The jack mackerel, also known as the Pacific jack mackerel , is an extremely plentiful species of pelagic marine fish in the Carangidae family.
The Pacific jack mackerel is found along the western coast of North America, in habitats ranging from Alaska to the Gulf of California. This fish can grow quite large.
A maximum length of 81 cm has been recorded, but they are commonly seen below 55 cm. Read on to learn more.
- Most adults are found offshore, often up to 800 km (500 mi) from the shoreline and 400 m (1310 ft) deep.
- This plant prefers subtropical regions where the temperature is around 8 degrees Celsius.
- You can find these fish in schools that have sardine, Pacific mackerel, and anchovy.
- This animal’s diet consists mostly of large zooplankton, juvenile squid, and anchovy.
- It’s prey consist of larger tuna, billfish, and other marine mammals.
The pacific jack mackerel was of little importance before 1947, and was commonly referred to as the horse mackerel. It had no market appeal until 1948 when the United States Food and Drug Administration decided to allow “jack mackerel” on all labeling products.
The new label, combined with low catches of Pacific sardine in 1947-48 and increased catches of pacific jack mackerel during the same time, resulted in the fish gaining importance. In the past, mackerel consumption was considered a sign of low income. However, these stereotypes are largely gone today.
The Pacific jack mackerel swims through the eastern Pacific Ocean. Starting from Alaska in the north and going south to the western North American seaboard and ending at the Baja California peninsula in the Gulf of California.
They reside both in deep-sea and coastal areas, often going as far offshore as 600 miles and to depths of 400 m. They also commonly live in bays and other shallow waters nearer to shore.
The Pacific jack mackerel is pretty similar to other members of its family, having a long body that’s slightly compressed. Both the top and bottom of the fish are curved.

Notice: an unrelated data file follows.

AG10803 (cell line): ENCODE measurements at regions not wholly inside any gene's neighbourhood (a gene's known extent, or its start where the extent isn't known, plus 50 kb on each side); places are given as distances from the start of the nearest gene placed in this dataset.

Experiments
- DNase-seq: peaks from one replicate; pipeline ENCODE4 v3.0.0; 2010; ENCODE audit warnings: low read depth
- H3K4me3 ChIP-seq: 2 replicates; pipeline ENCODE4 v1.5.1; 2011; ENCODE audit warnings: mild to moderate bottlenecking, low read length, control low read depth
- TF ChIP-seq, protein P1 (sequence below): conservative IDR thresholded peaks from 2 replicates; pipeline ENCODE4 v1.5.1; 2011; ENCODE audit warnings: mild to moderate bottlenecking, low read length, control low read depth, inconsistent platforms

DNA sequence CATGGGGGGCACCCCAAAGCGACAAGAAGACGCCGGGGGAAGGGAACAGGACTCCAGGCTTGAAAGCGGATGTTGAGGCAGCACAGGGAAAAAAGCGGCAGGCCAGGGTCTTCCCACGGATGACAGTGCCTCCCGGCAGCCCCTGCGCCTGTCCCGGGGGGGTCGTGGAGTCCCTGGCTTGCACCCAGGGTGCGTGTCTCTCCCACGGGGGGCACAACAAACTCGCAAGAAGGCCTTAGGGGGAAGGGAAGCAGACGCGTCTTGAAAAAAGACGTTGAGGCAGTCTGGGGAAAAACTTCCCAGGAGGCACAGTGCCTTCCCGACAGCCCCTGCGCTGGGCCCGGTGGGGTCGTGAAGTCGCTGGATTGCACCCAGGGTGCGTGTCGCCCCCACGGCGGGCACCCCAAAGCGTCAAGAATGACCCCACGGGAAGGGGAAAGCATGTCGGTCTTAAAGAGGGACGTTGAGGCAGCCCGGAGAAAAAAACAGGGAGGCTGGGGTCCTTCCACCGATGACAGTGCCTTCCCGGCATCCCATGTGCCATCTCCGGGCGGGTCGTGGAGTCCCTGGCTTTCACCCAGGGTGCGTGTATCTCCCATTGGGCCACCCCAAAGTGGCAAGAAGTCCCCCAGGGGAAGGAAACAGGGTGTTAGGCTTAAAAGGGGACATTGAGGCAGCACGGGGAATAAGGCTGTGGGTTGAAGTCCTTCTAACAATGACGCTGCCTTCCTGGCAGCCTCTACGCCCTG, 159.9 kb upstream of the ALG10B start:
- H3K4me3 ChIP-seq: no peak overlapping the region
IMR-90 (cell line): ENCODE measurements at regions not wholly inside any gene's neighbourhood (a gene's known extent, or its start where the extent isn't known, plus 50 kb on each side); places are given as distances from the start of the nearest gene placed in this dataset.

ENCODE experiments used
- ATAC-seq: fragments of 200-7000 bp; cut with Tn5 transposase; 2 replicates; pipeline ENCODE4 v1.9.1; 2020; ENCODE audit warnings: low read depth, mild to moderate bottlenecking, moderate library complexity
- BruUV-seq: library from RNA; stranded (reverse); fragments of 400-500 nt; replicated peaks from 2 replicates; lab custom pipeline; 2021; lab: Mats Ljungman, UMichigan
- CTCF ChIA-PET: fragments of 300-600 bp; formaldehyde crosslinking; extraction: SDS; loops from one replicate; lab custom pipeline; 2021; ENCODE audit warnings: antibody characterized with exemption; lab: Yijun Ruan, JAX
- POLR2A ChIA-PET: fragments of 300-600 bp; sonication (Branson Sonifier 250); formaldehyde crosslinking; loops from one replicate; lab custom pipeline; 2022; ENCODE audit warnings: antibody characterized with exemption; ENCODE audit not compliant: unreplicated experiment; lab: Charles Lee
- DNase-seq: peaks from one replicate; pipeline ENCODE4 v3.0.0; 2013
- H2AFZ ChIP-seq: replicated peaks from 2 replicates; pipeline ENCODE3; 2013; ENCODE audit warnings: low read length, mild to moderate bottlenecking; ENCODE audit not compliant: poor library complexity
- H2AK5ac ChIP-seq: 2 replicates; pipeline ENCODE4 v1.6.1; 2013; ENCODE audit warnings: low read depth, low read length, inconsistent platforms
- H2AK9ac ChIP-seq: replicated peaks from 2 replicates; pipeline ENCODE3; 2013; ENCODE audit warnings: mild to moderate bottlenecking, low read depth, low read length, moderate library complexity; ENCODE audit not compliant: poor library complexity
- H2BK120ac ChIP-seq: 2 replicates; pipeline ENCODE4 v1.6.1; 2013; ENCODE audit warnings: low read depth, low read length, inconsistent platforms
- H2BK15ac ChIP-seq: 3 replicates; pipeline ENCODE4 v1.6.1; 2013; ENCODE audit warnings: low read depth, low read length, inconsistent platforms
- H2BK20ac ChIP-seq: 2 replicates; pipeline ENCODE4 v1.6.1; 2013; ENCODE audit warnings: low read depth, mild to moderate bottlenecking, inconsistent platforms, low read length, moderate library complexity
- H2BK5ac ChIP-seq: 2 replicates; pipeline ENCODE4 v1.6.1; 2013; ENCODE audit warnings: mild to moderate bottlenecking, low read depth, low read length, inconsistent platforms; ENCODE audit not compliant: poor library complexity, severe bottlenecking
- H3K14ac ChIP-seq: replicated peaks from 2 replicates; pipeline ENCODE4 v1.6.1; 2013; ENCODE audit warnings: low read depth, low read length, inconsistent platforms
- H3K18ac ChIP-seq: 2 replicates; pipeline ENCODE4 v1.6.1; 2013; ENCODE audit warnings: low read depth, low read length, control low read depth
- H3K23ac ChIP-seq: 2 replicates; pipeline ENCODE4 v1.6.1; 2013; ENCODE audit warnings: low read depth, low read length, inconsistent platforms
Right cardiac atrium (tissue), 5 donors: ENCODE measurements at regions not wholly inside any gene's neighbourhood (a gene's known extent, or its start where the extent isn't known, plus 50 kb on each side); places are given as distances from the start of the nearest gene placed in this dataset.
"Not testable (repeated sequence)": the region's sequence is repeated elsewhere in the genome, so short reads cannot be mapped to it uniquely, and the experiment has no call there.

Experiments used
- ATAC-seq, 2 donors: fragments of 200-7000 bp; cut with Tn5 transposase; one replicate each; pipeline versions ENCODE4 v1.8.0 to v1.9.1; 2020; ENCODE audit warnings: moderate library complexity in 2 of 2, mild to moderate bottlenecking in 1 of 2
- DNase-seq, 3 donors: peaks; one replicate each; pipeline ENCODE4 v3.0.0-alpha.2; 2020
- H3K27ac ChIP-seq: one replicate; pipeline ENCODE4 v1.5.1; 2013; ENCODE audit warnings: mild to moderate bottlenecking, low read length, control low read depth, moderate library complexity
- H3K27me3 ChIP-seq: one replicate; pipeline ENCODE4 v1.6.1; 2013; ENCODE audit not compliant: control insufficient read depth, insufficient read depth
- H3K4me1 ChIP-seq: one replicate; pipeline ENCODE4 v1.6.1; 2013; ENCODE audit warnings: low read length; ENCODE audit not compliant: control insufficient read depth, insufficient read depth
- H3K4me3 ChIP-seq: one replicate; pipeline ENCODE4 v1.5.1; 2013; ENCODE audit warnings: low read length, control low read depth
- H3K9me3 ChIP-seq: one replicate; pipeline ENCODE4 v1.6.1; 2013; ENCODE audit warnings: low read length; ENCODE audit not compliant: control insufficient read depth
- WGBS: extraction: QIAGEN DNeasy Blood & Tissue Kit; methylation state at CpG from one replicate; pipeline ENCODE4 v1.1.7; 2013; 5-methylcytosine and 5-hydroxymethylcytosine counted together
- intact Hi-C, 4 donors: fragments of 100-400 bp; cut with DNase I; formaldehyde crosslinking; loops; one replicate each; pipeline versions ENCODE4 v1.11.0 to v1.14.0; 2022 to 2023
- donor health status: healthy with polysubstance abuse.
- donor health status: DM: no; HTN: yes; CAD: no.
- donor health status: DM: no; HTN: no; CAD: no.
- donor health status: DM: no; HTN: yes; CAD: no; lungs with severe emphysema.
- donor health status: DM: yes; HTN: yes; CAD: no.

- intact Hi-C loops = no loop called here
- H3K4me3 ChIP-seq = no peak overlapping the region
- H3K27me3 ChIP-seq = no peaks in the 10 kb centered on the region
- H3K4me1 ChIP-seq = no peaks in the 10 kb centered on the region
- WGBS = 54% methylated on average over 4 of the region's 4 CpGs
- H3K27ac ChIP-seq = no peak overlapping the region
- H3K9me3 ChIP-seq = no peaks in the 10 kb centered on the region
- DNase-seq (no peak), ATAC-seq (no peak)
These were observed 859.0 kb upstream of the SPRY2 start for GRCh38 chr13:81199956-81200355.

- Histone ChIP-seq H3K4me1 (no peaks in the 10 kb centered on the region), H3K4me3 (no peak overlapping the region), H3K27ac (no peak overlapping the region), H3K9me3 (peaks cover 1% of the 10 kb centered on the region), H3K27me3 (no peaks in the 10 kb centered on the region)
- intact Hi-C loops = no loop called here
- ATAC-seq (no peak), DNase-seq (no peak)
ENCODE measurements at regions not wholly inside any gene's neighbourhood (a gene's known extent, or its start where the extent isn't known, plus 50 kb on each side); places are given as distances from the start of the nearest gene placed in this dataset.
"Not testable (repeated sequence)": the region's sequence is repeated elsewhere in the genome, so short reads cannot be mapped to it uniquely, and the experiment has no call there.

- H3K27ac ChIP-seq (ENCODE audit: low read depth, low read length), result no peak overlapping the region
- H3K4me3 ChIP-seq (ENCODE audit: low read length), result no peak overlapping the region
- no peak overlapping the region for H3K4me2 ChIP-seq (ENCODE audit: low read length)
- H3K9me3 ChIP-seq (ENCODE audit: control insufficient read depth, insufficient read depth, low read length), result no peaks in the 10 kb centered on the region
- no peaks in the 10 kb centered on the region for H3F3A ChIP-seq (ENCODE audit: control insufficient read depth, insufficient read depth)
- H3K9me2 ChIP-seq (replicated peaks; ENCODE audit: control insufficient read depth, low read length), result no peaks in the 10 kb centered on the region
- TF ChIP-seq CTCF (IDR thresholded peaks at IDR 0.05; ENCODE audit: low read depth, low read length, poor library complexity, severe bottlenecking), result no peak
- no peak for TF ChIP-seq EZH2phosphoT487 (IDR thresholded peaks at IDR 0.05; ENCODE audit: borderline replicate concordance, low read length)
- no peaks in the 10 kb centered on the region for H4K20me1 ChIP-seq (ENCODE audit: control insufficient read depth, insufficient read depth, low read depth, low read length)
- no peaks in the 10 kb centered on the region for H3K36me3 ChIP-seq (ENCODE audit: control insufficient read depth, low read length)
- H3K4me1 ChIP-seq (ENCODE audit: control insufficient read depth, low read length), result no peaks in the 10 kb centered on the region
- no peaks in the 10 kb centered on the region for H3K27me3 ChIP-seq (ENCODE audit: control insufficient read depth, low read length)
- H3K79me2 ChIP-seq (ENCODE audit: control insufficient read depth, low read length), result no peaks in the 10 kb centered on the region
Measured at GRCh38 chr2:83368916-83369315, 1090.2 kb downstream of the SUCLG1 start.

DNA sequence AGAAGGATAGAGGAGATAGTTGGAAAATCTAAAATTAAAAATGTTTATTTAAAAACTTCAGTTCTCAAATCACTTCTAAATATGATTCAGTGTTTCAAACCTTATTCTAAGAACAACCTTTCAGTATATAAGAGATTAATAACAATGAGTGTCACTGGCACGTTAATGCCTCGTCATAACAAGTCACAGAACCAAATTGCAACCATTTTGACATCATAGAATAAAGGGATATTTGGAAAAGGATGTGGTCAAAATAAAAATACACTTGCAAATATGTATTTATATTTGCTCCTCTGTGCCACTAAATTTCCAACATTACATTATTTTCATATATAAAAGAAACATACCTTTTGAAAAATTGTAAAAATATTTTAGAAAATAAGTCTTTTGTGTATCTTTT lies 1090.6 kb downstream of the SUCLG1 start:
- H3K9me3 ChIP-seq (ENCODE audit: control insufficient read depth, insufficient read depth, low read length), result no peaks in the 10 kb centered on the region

This fish grows to a maximum length of 81 cm (32 in) but is more commonly found to be below 55 cm. Its two dorsal fins have eight spines apiece, followed by 31-35 soft rays.
The anal fin has two detached spines at the front. These are followed by one spine that leads into 26-30 soft rays. For some large individuals, the last few rays on both the dorsal and anal fins are almost entirely separate from the rest of the fin, sticking out like a small picket fence.
This Carangidae fish species is easily distinguished by its forked caudal fin and single-spined ventral fin. It also has a shorter pectoral fin in comparison to other related fish, where it terminates before the front of the anal fin.
This fish usually have between 50 to 53 scales on its upper section and 43 to 52 keeled scutes along its posterior. In addition, their teeth are significantly smaller than other fishes’.
And there is a patch of teeth located on the tongue in a narrow strip that resembles a club shape. Lastly, this species contains 24 vertebrae bones altogether which contributes to correctly identifying them.
The Pacific jack mackerel’s back is a metallic blue-green, but it becomes more silvery towards the bottom. The fish has a white belly and the top of its head is dark, as well as an area near its eye. Most of the fins are hyaline to dusky in color, although the caudal fin may be yellow to red.
To Catch and Eat
A churning mass of Pacific jack mackerel creates a bait ball, acting as an appetizer buffet for hungry seabirds and marine mammals.
They are often fished for both commercial and sport reasons. They can be found biting on baited hooks near piers and boats, as well as while salmon trolling. Along the coast, Pacific jack mackerel fishing is a popular commercial activity.
Individuals that are large in size typically migrate towards the shore and north during the summer months. The Pacific jack mackerel is canned using similar methods to those of salmon. This process involves cleaning the fish, removing its guts and fins, then packing it into a can with salt and water.
If you’re looking for a fishes that tastes like canned sardines, then go for Pacific jack mackerel. It can be used similarly to salmon or tuna in recipes. As an additional bonus, it’s also safer to consume Jack Mackerel than tuna. This is because it’s a smaller fish and not a top predator. Meaning there’s less of a chance for heavy metals such as mercury to accumulate in its system.